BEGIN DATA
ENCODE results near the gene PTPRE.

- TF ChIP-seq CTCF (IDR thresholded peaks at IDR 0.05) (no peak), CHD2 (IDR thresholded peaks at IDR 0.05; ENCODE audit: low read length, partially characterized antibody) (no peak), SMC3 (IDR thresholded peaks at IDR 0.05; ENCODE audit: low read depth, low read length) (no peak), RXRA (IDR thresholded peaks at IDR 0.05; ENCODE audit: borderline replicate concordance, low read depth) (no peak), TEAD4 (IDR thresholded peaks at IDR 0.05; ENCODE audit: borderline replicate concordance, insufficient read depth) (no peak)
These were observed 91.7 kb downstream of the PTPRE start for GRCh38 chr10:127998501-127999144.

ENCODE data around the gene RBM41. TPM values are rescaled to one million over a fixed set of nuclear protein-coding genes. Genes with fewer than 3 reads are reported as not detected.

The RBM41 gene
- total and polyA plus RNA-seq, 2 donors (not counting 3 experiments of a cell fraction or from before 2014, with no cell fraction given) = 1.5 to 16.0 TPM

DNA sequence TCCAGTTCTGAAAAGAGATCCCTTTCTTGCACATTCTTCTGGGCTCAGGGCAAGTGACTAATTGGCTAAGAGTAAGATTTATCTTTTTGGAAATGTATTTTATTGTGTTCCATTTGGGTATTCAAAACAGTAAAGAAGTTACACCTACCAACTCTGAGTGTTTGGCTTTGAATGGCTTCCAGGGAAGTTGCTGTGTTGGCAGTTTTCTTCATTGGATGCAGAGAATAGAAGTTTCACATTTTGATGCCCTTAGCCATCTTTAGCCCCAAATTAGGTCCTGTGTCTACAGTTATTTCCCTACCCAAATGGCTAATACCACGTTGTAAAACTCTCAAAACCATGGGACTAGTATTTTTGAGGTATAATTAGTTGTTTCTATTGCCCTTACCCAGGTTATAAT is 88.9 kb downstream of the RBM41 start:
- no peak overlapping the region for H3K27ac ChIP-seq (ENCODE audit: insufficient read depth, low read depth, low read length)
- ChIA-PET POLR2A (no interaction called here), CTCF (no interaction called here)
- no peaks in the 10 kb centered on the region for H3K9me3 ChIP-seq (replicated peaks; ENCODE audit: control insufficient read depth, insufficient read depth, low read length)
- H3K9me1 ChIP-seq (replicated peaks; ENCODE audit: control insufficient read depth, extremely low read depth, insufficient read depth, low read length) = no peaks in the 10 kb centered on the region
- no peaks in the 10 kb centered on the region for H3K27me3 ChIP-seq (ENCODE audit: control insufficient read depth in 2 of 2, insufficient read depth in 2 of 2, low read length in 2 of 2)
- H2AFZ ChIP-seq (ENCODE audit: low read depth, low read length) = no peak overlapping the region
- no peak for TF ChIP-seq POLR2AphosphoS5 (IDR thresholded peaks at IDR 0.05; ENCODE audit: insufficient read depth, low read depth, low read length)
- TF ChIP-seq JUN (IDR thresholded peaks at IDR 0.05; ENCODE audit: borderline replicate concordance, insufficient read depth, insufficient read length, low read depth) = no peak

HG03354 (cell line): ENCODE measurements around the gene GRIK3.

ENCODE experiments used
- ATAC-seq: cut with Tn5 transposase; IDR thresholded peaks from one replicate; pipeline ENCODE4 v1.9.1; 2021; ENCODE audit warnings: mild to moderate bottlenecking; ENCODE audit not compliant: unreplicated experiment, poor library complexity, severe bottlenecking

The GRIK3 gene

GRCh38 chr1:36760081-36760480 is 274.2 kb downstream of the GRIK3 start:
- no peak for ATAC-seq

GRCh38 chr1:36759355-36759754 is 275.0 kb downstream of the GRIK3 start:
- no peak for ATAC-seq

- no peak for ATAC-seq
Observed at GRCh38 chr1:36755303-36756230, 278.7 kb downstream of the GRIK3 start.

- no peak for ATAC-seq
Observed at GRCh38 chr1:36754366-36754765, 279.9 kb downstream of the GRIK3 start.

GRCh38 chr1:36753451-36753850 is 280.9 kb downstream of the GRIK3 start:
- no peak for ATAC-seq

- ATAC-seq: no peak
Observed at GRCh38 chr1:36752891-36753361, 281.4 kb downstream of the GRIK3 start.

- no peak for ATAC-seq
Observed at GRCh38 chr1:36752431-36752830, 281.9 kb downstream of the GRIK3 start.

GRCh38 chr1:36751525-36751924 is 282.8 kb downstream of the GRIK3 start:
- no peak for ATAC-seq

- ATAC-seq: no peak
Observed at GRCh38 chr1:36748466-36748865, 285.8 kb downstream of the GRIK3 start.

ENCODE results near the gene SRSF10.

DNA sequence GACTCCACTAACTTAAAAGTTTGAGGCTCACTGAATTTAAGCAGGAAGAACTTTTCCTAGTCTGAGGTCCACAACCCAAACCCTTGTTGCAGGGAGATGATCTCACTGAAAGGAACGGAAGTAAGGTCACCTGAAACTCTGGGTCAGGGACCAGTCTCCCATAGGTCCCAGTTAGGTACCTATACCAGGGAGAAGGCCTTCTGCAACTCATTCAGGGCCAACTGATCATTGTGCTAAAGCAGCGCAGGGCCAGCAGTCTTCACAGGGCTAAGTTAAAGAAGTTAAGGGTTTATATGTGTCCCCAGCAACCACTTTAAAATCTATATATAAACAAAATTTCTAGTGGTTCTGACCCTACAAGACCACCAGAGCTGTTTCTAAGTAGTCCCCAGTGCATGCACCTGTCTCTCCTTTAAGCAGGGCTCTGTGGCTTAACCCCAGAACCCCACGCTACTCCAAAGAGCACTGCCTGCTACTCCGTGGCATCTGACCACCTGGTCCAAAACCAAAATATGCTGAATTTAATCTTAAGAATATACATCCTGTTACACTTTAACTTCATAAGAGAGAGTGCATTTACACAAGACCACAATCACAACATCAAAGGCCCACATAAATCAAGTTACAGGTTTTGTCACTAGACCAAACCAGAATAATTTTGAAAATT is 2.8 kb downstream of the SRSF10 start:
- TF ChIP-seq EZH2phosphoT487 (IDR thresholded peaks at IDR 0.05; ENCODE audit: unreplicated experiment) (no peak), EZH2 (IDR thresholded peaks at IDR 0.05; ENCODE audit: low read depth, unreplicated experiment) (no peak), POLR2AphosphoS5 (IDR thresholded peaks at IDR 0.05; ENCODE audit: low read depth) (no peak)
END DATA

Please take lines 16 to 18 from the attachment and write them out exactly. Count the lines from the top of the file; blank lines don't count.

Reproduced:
HG03354 (cell line): ENCODE measurements around the gene GRIK3.

ENCODE experiments used
- ATAC-seq: cut with Tn5 transposase; IDR thresholded peaks from one replicate; pipeline ENCODE4 v1.9.1; 2021; ENCODE audit warnings: mild to moderate bottlenecking; ENCODE audit not compliant: unreplicated experiment, poor library complexity, severe bottlenecking